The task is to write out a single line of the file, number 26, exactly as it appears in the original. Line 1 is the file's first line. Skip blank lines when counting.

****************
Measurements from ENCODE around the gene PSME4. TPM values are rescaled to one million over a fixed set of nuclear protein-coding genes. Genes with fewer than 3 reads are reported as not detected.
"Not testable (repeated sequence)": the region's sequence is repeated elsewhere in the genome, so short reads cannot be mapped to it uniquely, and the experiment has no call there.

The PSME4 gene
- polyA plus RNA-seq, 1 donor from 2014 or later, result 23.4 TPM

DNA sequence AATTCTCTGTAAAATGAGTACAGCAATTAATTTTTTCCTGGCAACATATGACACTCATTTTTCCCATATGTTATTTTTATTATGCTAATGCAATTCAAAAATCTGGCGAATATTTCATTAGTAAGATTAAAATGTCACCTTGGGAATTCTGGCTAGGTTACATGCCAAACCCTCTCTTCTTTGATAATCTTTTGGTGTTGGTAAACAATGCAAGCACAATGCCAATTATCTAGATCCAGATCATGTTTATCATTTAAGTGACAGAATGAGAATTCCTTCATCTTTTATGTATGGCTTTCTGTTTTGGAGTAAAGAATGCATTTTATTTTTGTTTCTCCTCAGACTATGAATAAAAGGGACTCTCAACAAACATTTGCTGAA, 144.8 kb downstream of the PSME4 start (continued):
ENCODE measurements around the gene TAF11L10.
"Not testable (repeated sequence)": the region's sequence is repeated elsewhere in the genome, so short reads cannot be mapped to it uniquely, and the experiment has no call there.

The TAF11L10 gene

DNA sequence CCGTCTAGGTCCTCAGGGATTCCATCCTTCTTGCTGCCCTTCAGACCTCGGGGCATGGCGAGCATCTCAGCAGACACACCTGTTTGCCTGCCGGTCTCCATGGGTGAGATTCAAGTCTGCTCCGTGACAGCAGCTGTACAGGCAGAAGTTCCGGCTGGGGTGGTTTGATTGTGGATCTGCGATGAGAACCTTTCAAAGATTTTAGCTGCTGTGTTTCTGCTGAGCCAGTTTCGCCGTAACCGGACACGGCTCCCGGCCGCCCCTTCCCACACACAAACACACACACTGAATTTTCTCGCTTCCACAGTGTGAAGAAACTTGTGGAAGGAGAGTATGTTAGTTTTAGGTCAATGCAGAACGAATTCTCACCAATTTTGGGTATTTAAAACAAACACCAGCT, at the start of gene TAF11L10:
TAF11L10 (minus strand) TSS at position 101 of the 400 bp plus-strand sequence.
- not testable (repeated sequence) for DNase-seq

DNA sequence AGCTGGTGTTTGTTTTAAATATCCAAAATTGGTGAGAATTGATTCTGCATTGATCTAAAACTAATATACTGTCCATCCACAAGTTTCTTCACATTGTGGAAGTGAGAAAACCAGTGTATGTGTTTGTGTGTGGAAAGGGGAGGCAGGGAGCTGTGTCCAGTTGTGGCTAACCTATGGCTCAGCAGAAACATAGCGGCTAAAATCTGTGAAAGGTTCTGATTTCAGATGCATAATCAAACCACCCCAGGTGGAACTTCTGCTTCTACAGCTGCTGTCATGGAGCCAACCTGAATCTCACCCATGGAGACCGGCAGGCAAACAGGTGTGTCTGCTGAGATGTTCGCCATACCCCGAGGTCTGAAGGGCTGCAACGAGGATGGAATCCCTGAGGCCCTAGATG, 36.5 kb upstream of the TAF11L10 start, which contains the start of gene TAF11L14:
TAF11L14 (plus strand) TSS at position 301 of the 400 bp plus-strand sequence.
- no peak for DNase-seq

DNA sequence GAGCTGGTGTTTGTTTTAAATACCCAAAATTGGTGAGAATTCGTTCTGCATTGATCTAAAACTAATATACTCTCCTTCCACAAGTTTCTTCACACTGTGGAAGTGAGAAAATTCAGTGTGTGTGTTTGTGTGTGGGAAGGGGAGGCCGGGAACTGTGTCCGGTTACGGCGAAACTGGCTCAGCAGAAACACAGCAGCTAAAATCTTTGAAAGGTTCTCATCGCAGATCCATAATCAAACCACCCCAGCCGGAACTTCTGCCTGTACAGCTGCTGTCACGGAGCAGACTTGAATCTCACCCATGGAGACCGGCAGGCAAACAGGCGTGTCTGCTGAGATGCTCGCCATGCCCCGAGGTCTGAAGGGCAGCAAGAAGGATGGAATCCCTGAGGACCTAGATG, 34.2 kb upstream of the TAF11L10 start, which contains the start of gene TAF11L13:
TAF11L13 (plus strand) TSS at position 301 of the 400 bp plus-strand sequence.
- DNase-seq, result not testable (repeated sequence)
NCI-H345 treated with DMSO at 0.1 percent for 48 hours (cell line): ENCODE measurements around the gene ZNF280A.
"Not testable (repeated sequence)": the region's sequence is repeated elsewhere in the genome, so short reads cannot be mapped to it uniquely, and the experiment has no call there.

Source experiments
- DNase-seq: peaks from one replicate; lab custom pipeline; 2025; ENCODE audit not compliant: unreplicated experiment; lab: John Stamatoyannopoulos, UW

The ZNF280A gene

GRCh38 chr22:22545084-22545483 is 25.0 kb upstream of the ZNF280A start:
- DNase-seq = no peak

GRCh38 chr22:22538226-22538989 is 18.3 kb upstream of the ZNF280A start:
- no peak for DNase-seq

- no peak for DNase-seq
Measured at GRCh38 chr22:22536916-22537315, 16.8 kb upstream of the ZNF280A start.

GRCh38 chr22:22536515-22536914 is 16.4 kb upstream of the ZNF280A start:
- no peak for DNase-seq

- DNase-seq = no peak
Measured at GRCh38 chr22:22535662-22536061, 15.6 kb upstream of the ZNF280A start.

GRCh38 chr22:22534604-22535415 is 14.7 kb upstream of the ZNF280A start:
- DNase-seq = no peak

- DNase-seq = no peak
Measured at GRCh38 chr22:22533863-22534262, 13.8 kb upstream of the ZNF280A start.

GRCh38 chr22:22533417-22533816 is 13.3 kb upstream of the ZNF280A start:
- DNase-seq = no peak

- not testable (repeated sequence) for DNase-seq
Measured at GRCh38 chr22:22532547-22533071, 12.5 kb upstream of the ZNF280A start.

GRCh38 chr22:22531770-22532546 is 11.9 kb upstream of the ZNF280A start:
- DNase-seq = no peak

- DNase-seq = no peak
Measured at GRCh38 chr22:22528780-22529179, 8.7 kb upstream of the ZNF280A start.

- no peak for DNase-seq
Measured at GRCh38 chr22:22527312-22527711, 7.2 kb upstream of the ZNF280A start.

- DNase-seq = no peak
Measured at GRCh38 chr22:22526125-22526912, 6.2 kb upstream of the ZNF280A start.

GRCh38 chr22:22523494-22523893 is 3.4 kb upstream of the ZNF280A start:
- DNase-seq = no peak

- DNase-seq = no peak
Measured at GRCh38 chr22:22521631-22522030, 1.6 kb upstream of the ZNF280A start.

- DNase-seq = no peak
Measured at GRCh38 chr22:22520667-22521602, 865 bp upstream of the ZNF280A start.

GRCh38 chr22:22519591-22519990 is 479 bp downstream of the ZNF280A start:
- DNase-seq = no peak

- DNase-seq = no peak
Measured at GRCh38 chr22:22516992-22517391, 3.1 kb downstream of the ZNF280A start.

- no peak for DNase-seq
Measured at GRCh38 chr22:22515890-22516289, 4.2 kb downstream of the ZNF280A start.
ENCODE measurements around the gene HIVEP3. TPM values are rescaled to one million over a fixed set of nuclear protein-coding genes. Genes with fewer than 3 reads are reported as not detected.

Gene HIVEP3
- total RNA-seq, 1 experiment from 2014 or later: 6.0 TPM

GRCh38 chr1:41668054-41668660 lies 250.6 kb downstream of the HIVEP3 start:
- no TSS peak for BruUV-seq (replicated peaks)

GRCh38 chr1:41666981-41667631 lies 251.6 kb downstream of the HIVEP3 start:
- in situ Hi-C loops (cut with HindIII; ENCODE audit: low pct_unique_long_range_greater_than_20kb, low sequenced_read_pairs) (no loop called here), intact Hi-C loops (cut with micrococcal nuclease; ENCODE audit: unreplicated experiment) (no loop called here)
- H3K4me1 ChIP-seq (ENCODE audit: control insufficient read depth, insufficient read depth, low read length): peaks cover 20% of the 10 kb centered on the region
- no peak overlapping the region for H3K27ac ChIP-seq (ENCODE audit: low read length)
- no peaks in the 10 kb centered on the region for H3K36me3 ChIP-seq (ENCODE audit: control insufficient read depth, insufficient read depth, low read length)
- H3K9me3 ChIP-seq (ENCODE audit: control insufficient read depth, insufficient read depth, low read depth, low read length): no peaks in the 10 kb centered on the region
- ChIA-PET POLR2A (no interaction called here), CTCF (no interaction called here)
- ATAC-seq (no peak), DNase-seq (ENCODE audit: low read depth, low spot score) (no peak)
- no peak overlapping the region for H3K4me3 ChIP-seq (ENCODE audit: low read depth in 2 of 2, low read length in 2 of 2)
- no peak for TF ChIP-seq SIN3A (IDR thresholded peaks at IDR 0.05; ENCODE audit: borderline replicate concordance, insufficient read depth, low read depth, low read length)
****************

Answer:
- no peak for DNase-seq